13-Year-old Boy Granted A "Make-A-Wish" and Uses It to Feed the Homeless Every Month for a Year
An inspiring article from the
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When life hands you a miracle, you can bask in its glow—or you can pay it forward.
Abraham Olagbegi was 12 years old when he and his family learned that without a bone marrow transplant, the rare blood disease he’d been born with might prove fatal.
Fast forward one year, one successful transplant, and an intense schedule of chemotherapy later, and Abraham is out of the hospital and his prognosis is promising—but that’s not the only good news.
Over the course of his illness, Abraham learned he’d qualified as a recipient for Make-A-Wish, a charitable organization whose purpose is to make the dreams of seriously ill children come true one wish at a time. Rather than something for himself, Abraham chose to show thanks for his good fortune by passing it along to others.
On their way home from one of his many doctor’s appointments, the Mississippi teen shared his decision with his mom, Miriam. The wish Abraham asked for was to feed the homeless in his area one day a month for an entire year.
While she couldn’t have been more proud of Abraham, Miriam did wonder if perhaps he wouldn’t rather have something for himself—like a PlayStation—but really, she wasn’t surprised by her son’s selflessness. Prior to his diagnosis, Abraham and his family regularly volunteered in their community handing out hot meals to the homeless.
“It was always a good thing to do, and that’s what I grew up doing that,” Abraham told WLBT-News 3. “So, I go back to my roots to do what I was taught to do.”
“When he so easily gives to others at a time where everybody should really be supporting him, you just have to say, that’s a remarkable young man,” Linda Sermons, an assistant with Make-A-Wish Mississippi said in an interview with WAPT-News 16.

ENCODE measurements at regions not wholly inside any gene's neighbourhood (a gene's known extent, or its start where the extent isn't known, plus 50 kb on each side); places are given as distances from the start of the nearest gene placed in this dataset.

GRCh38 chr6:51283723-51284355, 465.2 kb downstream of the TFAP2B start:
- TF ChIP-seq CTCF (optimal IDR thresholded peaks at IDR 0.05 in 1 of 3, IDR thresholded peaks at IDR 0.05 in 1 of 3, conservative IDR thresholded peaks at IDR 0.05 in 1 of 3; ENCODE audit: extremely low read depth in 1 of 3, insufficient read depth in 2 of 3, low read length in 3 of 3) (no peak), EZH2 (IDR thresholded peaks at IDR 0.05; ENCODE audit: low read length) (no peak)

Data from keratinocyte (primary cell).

On the third Thursday of each month, Make-A-Wish’s Mississippi chapter has committed to helping Abraham coordinate with local organizations and businesses to feed up to 80 homeless people in Jackson’s Poindexter Park. As of October, Abraham has helmed two successful “Abraham’s Table” events, distributing the donated goods to folks in need.
“When the homeless people get the plate, some of them would come back and sing to us and thank us,” Abraham told CBS News. “It just really feels good, it warms our hearts—and my parents always taught us that it’s a blessing to be a blessing.”
“We were excited,” Sermons told WLBT News 3 during the first event in September. “This is our first philanthropic wish in our 20-plus years of the chapter in the state. [It’s] a huge milestone for us, but also this is the first meal that Abraham is able to serve.”
While a dozen days of giving is admirable, when the year is up, Abraham plans to keep his mission going. “We’re very excited to be able to continue on this endeavor. It’s just so rewarding,” Miriam told CBS. “If I was out there on the streets, homeless, I would want somebody at some point to think of me and to do something special for me, so, that’s what I try to instill in my kids.”
Abraham still receives weekly checkups to monitor his condition, but he has faith in his future. “I am a person of hope,” he told WLBT. And as the type of person who not only has hope but gives it as well, he’s a true inspiration.